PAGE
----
By Farah Louis
Black History Month celebrates the contributions blacks made to American development. Take a look below at these five Haitian Americans who made an impact on America’s history.
Jean Baptiste Point du Sable was one of the first permanent residents of Chicago, Illinois and is hailed as the founder of Chicago. Point du Sable was a successful fur and grain trader who established a base in the Great Lakes region of Chicago in the late 1770s. The son of a Haitian father and an African-born slave mother, du Sable was summoned by the British to represent their trading interests with the Indians in Detroit. In 1784, Du Sable returned to Chicago, creating several buildings and infrastructure that steadily flourished into a major trading center.
Henri Christophe was an influential Haitian leader who played a significant role in the American Revolution, serving in the French unit in Savannah, Georgia in 1780. A former slave and key leader in the Haitian Revolution, Christophe was among the five hundred forty-five Haitian free slaves known as the Fontages Legion, fighting for the freedom of men and women in America who desired to be freed from the shackles of oppression.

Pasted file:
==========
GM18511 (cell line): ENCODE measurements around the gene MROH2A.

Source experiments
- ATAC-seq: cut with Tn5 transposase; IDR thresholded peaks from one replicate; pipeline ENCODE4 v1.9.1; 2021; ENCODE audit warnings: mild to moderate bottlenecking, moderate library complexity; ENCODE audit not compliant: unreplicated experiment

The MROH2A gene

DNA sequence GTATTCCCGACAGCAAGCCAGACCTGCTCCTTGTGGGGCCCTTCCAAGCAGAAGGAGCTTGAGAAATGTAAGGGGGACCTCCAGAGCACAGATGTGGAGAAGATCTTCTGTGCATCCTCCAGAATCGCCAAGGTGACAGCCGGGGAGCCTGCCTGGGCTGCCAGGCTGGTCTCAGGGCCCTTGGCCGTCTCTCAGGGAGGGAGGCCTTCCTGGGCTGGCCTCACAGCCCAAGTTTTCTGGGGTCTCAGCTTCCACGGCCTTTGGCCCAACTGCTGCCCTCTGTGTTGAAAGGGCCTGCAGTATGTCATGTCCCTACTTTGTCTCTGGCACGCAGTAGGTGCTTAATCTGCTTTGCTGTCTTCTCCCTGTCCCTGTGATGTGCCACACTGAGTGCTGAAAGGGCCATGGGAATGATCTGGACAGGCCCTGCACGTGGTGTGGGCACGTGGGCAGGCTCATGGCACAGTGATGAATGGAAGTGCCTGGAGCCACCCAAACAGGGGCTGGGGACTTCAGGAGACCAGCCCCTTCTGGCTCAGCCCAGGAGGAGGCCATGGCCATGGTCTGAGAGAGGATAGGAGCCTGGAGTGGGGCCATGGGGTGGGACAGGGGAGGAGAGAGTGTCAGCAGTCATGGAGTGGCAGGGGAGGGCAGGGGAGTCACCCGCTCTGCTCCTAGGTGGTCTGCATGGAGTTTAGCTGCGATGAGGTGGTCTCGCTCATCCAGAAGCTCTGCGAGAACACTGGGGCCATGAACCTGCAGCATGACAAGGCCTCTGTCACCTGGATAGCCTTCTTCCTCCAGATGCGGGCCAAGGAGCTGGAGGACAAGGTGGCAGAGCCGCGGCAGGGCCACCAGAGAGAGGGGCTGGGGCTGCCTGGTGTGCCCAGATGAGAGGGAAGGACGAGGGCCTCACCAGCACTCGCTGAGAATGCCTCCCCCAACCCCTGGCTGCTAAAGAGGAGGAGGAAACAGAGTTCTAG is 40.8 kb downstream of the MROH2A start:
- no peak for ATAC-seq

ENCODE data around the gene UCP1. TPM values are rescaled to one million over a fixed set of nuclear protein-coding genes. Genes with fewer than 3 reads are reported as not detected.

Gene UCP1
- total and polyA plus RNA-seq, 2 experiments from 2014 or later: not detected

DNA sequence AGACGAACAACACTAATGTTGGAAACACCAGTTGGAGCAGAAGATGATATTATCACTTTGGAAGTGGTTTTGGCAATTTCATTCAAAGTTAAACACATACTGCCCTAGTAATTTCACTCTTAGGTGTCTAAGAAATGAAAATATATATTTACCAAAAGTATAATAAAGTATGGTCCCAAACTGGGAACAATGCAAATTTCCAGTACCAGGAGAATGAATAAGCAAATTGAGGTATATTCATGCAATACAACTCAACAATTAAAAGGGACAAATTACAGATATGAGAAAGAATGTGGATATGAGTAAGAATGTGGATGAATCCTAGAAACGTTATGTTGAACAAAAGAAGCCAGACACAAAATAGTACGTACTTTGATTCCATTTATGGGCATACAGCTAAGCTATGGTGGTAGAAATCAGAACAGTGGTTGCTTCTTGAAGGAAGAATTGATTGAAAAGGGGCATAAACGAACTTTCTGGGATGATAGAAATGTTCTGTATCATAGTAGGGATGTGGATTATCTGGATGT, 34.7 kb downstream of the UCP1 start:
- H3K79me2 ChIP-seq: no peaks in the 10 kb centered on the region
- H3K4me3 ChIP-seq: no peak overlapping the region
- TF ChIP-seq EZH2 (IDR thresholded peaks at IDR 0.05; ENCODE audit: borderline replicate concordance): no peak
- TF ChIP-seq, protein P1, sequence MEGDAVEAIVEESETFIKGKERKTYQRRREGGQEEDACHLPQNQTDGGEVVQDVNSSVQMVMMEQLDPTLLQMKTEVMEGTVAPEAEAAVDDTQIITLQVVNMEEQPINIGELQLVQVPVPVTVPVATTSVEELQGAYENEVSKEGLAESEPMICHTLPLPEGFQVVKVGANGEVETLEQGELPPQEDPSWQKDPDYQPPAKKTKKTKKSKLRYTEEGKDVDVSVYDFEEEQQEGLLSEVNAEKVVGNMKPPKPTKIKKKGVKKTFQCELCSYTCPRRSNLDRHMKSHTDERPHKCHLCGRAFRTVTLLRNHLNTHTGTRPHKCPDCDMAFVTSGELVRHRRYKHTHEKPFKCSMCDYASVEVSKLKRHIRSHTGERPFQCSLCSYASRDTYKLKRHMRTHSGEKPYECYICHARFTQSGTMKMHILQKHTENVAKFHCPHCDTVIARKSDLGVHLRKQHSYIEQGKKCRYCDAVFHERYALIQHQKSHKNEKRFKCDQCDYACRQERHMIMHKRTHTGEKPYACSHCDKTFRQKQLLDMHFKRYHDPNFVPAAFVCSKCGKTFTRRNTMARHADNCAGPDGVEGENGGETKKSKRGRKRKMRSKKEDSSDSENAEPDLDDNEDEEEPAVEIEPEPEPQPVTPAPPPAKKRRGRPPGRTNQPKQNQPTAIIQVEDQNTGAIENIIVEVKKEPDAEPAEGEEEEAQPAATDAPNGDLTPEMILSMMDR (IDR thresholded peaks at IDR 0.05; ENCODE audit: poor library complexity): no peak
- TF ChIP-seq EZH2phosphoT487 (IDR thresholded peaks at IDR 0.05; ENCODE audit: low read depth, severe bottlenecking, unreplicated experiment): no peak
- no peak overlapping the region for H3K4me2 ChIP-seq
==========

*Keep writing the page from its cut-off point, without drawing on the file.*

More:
Pierre Toussaint was a former slave from Haiti who was transported to New York City by his owners in 1787. He later gained his freedom in 1807. Toussaint is acknowledged and respected as one of the leading black New Yorkers of his time. Toussaint later went on to become a philanthropist, delivering charitable services by establishing an orphanage for refugees and offering them employment opportunities. Toussaint also contributed to institution and construction of the St. Patrick’s Old Cathedral, in New York City. Pierre Toussaint was acknowledged as venerable by Pope John Paul II and is highly regarded by the Roman Catholic Archdiocese of New York.
Elizabeth Clarisse Lange, also known as Mother Mary, was a Haitian refugee who fled to Cuba because of the escalating slave rebellion in Haiti. Lange later migrated to Baltimore, Maryland where an influx of French-speaking refugees settled. Although Lange was a refugee, she was educated and recognized there were children of refugees who significantly lacked education. Elizabeth and her friend, Marie Balas had a mission to provide housing to orphans seeking a home and education for children of fugitive and freed slaves.
Rodolphe Lucien Desdunes was a prominent Haitian editor, author, and civil rights activist from New Orleans, Louisiana. Desdunes is best known for his work in the Plessy v. Ferguson trial, one of the most critical civil rights cases in American history. Desdunes helped form a committee called, Comité des Citoyens (“Citizens Committee”), to combat laws segregating blacks and whites in public spaces. In 1889, Desdunes became the editor of the Crusader, a weekly newspaper created to inform black and Creole leaders of segregation laws and efforts to advocate for equal rights.
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